Update: By the end of the campaign, Cards Against Humanity raised a total of $100,573 for the utterly pointless hole. "Hole got dug," they tweeted, so perhaps the whole hole thing is now finished.

This is probably the best marketing gimmick since the Pet Rock. And before we begin--you can do what you want, but I am definitely not endorsing or encouraging you to buy Cards Against Humanity as a result of this.

It has the No. 2-rated toy category product on Amazon, and a tradition of offering ridiculous promotions each year on Black Friday. Now, Cards Against Humanity has something else--a giant hole in the ground.

Starting the day after Thanksgiving, the company announced it was raising money to literally dig a big, pointless hole in the ground. A Holiday Hole, in fact.

Here's a real-time video of the hole being dug. Watching it is relaxing and oddly therapeutic:

Why? No reason. They just decided to do it. And as of this writing, it had raised more than $81,000. (Update: $86,000).

Sure, there are a lot of things the company could do with $81,000 besides dig a big, pointless hole. They could give the money away to their employees, for example. Only, they did that last year, when they asked people just to send them $5 for nothing in return.

(A few people actually bought nothing more than once. One guy paid $100 for 20 nothings. 'Murica.)

They could feed eight needy families of four for a year. They could give it all to charity. However, they anticipated this argument in the FAQ on their website:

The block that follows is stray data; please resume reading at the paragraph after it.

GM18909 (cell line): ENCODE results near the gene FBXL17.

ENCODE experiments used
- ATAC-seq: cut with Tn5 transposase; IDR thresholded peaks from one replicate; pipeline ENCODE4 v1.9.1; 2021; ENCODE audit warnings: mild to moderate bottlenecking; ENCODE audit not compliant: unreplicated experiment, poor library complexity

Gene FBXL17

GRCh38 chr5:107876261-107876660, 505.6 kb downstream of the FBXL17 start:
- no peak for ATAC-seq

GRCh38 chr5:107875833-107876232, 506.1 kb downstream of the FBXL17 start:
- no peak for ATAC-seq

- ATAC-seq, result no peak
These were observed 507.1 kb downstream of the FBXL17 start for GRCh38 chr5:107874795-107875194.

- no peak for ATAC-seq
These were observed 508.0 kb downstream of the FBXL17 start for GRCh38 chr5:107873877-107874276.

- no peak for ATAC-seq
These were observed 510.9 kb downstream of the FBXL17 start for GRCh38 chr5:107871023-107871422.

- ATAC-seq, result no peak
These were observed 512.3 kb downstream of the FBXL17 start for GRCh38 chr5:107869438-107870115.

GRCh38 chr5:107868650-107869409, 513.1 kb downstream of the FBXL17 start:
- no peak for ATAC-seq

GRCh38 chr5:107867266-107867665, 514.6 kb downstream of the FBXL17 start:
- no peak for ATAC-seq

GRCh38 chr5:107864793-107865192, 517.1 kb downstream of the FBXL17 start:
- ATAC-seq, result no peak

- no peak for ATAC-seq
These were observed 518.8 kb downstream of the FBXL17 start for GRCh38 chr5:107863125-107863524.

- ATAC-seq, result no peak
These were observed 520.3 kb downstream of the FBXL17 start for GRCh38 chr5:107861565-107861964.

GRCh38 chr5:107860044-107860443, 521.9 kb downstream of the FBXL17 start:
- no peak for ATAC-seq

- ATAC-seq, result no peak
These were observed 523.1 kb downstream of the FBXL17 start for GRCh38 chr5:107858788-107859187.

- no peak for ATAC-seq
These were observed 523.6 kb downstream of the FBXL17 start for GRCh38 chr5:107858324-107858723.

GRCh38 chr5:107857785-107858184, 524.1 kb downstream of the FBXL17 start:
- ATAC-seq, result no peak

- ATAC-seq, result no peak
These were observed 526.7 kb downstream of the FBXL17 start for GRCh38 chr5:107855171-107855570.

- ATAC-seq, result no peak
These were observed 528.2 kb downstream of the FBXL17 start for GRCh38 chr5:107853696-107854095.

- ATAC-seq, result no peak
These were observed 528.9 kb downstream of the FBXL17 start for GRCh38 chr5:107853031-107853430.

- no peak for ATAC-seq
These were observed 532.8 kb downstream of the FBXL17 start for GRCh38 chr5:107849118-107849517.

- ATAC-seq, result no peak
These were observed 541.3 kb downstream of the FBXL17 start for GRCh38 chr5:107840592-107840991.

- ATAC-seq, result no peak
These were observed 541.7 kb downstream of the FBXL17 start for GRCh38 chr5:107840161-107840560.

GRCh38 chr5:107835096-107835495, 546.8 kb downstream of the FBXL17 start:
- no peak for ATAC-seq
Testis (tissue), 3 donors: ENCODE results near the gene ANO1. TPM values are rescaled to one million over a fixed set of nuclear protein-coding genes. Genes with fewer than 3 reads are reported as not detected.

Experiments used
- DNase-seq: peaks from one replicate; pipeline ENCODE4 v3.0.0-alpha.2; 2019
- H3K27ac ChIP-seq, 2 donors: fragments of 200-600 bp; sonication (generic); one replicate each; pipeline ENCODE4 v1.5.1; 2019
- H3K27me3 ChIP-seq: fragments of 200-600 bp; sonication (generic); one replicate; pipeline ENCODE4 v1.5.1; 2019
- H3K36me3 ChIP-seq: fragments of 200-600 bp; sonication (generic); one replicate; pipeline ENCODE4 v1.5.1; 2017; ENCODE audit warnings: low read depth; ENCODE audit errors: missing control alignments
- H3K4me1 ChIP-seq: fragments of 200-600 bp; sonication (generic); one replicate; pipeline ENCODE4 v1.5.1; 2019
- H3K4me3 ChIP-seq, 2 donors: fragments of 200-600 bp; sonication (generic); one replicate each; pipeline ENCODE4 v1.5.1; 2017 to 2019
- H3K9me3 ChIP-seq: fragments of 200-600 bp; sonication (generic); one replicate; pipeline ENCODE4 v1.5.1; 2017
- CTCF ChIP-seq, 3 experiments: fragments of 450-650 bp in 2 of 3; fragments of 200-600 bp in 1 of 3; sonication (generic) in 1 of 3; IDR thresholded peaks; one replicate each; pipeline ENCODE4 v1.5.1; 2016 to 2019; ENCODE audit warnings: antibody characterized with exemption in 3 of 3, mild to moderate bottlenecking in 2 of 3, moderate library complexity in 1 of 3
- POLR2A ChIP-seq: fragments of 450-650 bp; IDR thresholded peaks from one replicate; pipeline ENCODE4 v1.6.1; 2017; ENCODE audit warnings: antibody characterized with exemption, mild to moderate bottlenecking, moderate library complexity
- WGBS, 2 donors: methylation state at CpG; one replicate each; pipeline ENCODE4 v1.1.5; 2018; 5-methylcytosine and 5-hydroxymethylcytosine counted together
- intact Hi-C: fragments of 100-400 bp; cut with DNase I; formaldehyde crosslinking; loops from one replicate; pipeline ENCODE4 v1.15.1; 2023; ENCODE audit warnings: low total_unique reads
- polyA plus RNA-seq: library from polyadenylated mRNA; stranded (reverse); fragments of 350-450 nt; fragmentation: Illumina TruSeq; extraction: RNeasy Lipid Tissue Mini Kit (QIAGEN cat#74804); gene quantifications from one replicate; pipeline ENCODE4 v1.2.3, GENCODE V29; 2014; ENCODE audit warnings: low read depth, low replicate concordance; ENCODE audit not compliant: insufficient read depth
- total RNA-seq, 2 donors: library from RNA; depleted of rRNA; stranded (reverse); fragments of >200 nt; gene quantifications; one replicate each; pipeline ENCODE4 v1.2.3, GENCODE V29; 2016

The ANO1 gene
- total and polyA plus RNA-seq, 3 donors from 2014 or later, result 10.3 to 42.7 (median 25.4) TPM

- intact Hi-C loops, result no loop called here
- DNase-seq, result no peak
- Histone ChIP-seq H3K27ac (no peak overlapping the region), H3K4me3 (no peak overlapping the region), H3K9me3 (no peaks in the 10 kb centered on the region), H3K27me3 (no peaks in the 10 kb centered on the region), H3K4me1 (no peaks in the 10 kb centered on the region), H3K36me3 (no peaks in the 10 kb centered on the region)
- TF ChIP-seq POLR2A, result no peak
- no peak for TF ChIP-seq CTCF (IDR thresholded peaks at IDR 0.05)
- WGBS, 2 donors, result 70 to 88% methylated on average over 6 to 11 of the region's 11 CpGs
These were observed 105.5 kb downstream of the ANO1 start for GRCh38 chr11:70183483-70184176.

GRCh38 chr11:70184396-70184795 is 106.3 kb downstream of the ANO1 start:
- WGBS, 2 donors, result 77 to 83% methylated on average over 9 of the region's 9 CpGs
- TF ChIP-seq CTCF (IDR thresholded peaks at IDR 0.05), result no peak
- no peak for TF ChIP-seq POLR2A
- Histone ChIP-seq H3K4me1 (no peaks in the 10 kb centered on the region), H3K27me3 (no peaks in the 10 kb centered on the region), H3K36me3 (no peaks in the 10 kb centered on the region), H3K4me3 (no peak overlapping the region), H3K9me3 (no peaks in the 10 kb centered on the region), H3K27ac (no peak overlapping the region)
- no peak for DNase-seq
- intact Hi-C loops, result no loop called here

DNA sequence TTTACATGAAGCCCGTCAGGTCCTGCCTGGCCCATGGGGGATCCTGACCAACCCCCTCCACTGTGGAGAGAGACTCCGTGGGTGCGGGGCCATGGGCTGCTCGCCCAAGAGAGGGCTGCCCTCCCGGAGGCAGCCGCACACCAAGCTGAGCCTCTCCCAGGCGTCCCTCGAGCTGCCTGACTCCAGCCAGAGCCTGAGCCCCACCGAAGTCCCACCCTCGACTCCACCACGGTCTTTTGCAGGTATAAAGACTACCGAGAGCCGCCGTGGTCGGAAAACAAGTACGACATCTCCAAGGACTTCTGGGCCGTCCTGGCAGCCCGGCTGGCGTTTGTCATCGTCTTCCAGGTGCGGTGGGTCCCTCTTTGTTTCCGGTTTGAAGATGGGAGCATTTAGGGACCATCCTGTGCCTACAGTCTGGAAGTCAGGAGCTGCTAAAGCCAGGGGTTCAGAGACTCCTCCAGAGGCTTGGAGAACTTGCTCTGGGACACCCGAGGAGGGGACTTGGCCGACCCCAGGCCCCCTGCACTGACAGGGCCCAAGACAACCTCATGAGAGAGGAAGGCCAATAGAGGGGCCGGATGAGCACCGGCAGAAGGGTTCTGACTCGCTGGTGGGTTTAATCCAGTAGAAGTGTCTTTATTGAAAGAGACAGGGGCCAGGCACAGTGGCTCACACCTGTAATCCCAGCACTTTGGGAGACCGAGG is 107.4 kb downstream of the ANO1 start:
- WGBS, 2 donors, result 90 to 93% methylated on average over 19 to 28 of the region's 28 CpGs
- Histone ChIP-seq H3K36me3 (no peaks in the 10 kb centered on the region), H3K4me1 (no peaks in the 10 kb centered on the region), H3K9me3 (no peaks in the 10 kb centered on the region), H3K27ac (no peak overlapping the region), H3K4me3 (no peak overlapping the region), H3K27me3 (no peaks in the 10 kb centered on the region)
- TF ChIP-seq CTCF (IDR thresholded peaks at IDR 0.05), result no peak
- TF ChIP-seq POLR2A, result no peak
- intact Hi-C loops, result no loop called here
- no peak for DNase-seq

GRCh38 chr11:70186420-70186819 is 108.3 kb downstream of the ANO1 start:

"Why aren't YOU giving all this money to charity? It's your money."

Good point.

This is Cards Against Humanity's holiday tradition. Two years ago, they sold boxes of bull crap (yes, real bull crap) for $6. Of course, they sold out. A year before that, they sold Cards Against Humanity--only they raised the price $5 for the day. Sales actually increased.

This year, a few people have donated more than $1,000 to building the hole. Actually, Tactical Gear donated $1,001, and then Blue Driver donated $1,002, and then some guy named One Dollar Bob bid $1,003. Bragging rights, I guess, plus SEO.

There's a backlash of course. But here's how Cards Against Humanity wants you to feel about the whole thing:

You're supposed to think it's funny. You might not get it for a while, but some time next year you'll chuckle quietly to yourself and remember all this business about the hole.

Call it performance art, or a big joke. I'm not sure if the hole is the punch line this year or we are, though. Regardless, it is kind of funny. If the company is taking suggestions, maybe next year they could just raise money and give it to me. That would be pretty funny.